The Odyssey of the Unknown Anzac
By David Hastings
Published by Monash University Publishing
RRP $29.95 in paperback | ISBN 9781925523539
In 1928 the Returned Sailors and Soldiers Imperial League of Australia produced 10,000 copies of a poster asking for help identifying a patient, believed to be a returned soldier, who had been committed to Sydney’s Callan Park Mental Hospital.
The response from members of the public hoping that this might be their lost father, brother or son, was overwhelming.
Miraculously, the family of this unknown Anzac was eventually located – in Taranaki, New Zealand.
The resulting blaze of newspaper and radio attention conveyed, paradoxically, the continuing existence of widespread unresolved grief. The final fate and resting place of a third of Australia and New Zealand’s war dead were unknown.
But the previously unidentified man, George McQuay, now being taken home by his mother and sister, was no longer the healthy youngster who had sailed to Gallipoli over a decade before.
The story of what happened to him, of what he suffered and how he survived, speaks volumes of the devastating effects of war and the impact on those who survive, physically, but not mentally.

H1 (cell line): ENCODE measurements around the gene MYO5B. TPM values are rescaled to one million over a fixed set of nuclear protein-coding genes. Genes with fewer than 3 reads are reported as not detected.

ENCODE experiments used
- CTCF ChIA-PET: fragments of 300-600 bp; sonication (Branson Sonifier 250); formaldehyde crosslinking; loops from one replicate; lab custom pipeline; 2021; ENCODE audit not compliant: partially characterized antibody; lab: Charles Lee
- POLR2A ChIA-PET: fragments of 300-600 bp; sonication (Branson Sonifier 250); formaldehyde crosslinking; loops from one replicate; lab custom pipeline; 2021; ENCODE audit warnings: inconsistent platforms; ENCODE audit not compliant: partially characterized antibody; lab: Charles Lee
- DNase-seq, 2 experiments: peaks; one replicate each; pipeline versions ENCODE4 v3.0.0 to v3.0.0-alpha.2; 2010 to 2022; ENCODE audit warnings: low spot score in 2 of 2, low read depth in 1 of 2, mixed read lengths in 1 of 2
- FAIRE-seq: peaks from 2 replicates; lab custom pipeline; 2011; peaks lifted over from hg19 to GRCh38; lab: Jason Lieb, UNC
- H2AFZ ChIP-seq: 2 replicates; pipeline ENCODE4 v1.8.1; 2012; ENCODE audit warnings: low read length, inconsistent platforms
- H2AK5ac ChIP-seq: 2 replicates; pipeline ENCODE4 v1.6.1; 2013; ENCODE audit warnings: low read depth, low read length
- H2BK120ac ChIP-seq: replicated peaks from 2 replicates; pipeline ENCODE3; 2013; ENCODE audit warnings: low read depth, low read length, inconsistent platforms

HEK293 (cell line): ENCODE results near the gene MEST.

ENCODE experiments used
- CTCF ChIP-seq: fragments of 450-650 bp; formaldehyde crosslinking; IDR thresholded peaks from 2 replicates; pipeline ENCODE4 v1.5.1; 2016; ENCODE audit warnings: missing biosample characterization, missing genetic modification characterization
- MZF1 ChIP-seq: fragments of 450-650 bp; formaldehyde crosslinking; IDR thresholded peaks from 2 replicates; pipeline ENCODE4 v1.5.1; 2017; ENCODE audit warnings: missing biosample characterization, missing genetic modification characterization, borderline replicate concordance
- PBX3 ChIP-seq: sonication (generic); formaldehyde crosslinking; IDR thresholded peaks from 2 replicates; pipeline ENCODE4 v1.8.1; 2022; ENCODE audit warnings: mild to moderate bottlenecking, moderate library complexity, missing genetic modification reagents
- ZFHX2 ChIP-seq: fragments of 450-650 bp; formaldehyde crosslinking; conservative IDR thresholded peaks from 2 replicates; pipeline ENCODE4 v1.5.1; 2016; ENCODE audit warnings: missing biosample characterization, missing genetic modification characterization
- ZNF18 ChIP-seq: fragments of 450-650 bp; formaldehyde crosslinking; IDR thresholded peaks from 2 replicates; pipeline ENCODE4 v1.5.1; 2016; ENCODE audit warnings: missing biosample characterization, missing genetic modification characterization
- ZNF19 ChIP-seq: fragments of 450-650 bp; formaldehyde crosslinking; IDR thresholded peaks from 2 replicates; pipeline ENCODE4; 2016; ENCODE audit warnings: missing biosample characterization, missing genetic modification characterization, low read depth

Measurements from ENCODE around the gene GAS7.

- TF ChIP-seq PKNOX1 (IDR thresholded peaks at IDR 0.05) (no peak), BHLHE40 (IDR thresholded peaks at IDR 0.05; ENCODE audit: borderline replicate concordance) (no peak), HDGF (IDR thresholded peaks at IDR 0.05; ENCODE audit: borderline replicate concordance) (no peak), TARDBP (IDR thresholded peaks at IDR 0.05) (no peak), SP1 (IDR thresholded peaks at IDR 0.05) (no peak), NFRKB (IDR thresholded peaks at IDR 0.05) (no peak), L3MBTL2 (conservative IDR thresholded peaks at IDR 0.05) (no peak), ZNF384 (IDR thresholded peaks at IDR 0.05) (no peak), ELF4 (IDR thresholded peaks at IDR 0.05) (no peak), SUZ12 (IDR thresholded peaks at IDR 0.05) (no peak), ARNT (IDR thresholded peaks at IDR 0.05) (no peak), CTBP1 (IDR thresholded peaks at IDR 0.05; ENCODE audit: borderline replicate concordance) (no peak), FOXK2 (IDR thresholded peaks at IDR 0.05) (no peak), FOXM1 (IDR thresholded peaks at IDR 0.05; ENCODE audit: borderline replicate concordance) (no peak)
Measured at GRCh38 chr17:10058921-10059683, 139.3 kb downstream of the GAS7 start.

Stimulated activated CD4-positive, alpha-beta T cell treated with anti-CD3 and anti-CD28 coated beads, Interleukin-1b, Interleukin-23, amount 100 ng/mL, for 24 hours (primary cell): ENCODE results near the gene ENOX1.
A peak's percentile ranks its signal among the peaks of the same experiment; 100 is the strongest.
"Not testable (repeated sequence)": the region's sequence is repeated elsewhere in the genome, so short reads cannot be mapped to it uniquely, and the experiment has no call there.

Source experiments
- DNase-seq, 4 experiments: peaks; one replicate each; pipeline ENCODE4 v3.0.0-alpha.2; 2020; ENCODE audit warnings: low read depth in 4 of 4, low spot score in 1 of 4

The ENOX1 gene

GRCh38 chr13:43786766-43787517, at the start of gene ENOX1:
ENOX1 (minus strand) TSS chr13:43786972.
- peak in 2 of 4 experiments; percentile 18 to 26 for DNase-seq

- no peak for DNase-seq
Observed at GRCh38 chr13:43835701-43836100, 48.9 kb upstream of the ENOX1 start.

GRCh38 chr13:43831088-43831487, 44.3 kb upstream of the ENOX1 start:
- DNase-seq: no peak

As Hastings notes, George McQuay did not fit the picture of the heroic Anzac so often conjured up by political and civic leaders, especially on Anzac Day.
He was, instead, a broken, unheroic man. Away from the public gaze, his loyal family gave him as close to a normal life as possible, but his mind was destroyed by war and he never recovered his mental faculties.
About the Author
David Hastings is an Australian/New Zealand journalist and historian. His published histories include Over the Mountains of the Sea: Life on the Migrant Ships 1870–1885, Extra! Extra! How the People Made the News, and The Many Deaths of Mary Dobie: Murder, Politics and Revenge in Nineteenth-Century New Zealand.